Los Angeles, Zac Harmon "From The Root" CD Review, by Jerry Rosen

Posted on 11/12/2009 by Monica Yasher

Zac Harmon is originally from Mississippi, but has made Los Angeles his home base since the eighties.  Harmon started out in LA behind the scenes, producing and writing songs for the likes of the O’Jays, Whispers, Black Uhuru and others.  However, his life long dream was to be a featured performer.  In 2002 he released his first CD, “Live at Babe & Ricky’s Inn,” which was a homage to his Mississippi roots.  Zac and his band the Mid South Blues Revue won the 2004 International Blues Challenge contest, in the “Best Unsigned Band Category,” sponsored by the Blues Foundation.  This award jump-started his career.  His second CD, “The Blues According To Zacariah” gained wider radio play, including XM, Sirius and the American Blues network.  In 2006 Harmon won XM’s “Best New Artist Debut” award.  Since then he has continued to win awards and gain praise for his work. 

Harmon was recently signed by the well-known Canadian label, Northern Blues and released the CD “Zac Harmon From the Root,” which we are now reviewing.  Northern Blues is a label devoted to recording and releasing eclectic roots music, including blues.  Many of their artists have gained international reputations and they seem to do a good job in promoting their releases and helping their artists break out from local to national and international acts. This transition is most definitely quite difficult and without a label such as Northern Blues, it is virtually impossible to get much recognition. Northern Blues has helped people such as Janiva Magness and Otis Taylor gain wider notice.  Most likely this release will do the same for Harmon.

“From the Root” is a solid release.  It is characterized by Harmon’s ability to write and play across several genres.  Of course, his music is grounded in the blues and the blues tunes on the CD are excellent.  He gets the show started with the tune “Don’t Give Me Another Reason,” a groove oriented blues number that is a perfect song.  The lyrics, singing and music all meld into a perfect stew for this song.  I played this song a half dozen times, in my car, before going to the second track.  It is a good time tune, which emphasizes the singing and lyrics.  Too many blues artists these days sacrifice the song in favor of endless, repetitive, mind numbing, soloing.  Harmon is too much of an accomplished musician and producer to make this mistake.  He adeptly mixes catchy lead work, with strong lyrics and propulsive rhythms.  This song, while grounded in tradition, has a modern texture to it.  Harmon is not bashful about using a bit of overdrive on his amp, which gives his blues a slight rock edge.  This is a good strategy because it shows that blues music of the past can connect with more current styles.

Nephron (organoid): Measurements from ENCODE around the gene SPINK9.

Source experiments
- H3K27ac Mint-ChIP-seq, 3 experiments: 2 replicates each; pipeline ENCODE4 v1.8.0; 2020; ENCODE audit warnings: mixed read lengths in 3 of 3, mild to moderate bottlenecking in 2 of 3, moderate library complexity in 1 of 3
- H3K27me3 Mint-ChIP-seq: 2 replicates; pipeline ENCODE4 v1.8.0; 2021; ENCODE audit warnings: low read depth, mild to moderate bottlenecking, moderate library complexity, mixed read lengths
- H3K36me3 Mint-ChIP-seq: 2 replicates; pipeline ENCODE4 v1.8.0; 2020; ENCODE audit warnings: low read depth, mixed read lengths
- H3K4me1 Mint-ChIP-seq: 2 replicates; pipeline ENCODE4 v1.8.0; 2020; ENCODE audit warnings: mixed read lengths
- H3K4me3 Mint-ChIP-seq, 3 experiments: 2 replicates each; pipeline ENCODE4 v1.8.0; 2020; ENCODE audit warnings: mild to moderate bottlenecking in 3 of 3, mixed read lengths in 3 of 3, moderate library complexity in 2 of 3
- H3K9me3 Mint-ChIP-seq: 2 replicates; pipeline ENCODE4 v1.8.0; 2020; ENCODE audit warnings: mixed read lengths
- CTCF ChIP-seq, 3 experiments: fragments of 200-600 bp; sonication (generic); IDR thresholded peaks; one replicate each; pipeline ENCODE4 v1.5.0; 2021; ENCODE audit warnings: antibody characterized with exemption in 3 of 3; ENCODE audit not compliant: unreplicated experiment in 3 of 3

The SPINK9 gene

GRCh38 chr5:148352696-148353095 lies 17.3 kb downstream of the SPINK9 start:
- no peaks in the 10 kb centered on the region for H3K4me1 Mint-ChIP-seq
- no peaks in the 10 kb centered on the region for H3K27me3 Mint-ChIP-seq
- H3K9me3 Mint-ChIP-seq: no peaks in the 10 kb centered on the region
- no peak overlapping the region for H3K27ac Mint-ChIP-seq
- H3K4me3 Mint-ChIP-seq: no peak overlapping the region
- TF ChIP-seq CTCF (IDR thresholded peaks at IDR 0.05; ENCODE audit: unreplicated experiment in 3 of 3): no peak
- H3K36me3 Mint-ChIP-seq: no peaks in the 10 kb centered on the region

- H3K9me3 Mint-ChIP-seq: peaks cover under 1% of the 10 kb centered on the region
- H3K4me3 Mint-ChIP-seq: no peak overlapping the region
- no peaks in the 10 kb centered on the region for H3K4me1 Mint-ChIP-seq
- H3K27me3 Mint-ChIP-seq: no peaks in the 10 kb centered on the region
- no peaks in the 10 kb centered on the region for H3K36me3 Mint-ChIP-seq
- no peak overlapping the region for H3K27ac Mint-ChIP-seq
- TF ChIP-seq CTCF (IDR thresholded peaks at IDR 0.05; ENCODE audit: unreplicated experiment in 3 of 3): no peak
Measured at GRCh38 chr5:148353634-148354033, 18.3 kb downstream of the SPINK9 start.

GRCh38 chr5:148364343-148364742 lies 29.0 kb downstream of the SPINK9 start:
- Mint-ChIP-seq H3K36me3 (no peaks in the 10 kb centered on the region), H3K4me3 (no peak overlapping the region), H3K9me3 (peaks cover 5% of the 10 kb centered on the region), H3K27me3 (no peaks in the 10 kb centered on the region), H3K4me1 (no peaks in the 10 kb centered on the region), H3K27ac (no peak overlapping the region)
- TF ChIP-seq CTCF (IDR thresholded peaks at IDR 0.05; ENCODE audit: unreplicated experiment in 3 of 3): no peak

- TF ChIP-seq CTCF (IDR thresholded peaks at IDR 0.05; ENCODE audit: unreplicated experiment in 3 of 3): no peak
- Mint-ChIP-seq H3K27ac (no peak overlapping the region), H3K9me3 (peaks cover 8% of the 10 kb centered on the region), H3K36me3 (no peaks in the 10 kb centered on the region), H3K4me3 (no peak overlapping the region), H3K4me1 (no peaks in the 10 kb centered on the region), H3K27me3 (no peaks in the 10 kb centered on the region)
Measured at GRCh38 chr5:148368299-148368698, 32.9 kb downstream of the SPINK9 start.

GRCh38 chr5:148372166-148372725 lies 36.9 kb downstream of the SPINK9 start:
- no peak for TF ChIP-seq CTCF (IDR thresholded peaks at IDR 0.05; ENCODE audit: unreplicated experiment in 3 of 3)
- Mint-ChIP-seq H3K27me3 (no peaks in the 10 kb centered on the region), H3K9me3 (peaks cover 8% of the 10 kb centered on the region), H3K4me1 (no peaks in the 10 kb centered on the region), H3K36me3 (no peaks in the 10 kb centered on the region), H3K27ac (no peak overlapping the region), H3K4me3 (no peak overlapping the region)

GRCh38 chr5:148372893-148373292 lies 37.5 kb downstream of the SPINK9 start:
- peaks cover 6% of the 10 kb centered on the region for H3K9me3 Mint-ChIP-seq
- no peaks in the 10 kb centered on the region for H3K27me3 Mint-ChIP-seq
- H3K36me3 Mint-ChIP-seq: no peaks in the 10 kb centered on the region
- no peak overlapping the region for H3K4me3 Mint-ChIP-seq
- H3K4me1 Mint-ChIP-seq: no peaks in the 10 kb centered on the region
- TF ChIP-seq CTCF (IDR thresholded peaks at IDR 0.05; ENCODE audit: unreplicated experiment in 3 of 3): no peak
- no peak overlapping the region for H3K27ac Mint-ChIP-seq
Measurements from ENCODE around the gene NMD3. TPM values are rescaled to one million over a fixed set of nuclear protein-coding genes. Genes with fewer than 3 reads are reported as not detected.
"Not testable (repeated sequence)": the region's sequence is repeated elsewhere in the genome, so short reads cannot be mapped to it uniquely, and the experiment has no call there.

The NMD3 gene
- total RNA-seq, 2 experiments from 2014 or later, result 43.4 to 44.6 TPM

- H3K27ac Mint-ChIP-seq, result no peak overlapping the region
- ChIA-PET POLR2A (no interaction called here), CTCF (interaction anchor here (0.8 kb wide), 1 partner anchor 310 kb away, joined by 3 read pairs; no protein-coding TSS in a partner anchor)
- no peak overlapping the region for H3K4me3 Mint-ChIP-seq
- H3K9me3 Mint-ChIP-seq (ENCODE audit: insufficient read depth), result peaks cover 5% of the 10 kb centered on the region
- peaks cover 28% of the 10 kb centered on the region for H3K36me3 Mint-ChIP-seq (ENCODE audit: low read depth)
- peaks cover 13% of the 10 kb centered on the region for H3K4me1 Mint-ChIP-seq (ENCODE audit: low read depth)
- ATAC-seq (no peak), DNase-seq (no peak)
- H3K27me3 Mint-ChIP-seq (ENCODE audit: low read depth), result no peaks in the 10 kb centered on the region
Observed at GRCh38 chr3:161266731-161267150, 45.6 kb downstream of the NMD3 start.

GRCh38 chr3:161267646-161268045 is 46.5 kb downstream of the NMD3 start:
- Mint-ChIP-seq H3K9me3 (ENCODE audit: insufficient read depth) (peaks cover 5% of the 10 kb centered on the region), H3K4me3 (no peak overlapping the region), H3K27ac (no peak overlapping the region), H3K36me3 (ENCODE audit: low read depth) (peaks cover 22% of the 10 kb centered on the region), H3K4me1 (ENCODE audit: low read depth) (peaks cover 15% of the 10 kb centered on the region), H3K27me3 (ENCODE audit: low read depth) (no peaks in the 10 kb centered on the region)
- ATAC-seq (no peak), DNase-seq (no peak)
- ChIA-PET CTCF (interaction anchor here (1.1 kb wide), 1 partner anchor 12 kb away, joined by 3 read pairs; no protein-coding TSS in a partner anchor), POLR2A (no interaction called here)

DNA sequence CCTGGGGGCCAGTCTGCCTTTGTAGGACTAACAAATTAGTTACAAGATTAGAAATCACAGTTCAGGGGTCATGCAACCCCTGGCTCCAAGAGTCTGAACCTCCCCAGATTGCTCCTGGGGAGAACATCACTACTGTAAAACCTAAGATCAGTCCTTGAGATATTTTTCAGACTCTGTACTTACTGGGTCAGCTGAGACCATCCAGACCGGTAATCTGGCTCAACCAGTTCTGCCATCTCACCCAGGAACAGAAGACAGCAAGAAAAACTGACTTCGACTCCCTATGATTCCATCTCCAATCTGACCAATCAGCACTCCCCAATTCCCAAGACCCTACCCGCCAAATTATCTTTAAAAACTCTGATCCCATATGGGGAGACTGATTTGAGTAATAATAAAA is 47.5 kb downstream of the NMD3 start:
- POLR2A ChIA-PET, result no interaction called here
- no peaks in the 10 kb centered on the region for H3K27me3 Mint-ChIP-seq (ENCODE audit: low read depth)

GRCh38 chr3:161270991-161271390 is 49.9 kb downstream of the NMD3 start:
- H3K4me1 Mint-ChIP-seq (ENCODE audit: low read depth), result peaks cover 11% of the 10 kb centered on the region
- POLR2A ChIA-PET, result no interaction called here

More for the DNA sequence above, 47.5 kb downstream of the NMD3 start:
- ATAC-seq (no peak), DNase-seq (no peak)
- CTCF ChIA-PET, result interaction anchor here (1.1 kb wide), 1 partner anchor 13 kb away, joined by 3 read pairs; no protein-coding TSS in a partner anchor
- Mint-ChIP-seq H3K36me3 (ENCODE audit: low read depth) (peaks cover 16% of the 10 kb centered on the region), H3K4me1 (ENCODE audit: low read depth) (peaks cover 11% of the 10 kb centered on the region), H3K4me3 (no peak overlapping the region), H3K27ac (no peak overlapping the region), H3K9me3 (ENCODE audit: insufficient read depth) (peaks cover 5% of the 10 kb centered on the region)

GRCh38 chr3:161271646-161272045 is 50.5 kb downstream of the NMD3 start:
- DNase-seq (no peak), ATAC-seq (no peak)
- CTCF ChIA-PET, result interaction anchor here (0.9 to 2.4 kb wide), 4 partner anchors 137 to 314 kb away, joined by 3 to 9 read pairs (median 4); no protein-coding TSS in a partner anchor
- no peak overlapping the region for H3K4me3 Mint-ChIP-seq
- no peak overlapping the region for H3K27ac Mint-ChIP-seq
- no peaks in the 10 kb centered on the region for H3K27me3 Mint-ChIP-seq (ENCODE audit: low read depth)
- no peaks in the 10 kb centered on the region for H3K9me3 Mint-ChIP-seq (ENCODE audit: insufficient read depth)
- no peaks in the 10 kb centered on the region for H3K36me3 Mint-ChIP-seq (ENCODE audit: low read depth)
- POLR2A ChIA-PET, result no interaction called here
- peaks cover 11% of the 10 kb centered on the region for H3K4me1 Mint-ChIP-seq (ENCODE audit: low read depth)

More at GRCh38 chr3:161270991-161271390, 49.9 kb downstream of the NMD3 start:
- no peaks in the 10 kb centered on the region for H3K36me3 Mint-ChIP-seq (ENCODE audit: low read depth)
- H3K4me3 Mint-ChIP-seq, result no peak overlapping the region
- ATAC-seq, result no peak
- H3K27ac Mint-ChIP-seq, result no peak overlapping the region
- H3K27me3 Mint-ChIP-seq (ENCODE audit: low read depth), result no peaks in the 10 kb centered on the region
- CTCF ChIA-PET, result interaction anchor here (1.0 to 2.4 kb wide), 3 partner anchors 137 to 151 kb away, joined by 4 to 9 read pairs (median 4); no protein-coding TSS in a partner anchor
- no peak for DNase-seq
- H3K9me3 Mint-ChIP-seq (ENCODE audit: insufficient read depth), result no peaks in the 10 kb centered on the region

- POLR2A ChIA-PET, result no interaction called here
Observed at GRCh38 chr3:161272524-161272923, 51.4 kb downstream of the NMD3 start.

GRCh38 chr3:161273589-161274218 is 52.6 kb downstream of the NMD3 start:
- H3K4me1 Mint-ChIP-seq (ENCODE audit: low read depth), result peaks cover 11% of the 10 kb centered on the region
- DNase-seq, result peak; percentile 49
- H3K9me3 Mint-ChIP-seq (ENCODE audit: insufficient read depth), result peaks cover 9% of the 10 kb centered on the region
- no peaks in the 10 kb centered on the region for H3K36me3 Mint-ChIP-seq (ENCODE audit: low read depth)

However, on his “Keep the Blues Alive,” he appropriately rolls back the distortion and plays clean, stinging,  traditional blues lines, which demonstrates his ability to play the “real deal blues” as good as anyone today.  On this tune, we can hear how his blues predecessors have influenced Harmon. But it is Harmon’s mission to help keep the blues alive.  Not coincidentally he is on the Board of Directors of the Blues Foundation. “Hattie Mae” is another song firmly rooted in the blues and the repeated riff is straight from the tune “You Don’t Love Me,” (but the blues version, think Magic Sam, not the rock version).  Like sex, blues is about establishing the repetition of a great groove and the best blues artists get this.  Harmon is at the head of the “groove class.”

I particularly dug his “Want Ads” track.  This is a soul number, which reminded me a bit of Eddie Floyd’s Stax work.  This was an extremely impressive song in which Harmon plays some tasty fills and highlights his strong vocal skills.  The tune leaves little doubt that Harmon is equally adept at playing blues and soul.  The CD also features a bit of reggae, rock and more blues.  It is truly an impressive outing.  The musicianship of the backing players is outstanding and Jimmy Z’s work on the harp clearly adds to the overall vibe of the release.  I know it is tough to sell CDs these days, in the stores, but you need to order this CD immediately.  Harmon has established himself as a front line blues/roots performer and he deserves our support.

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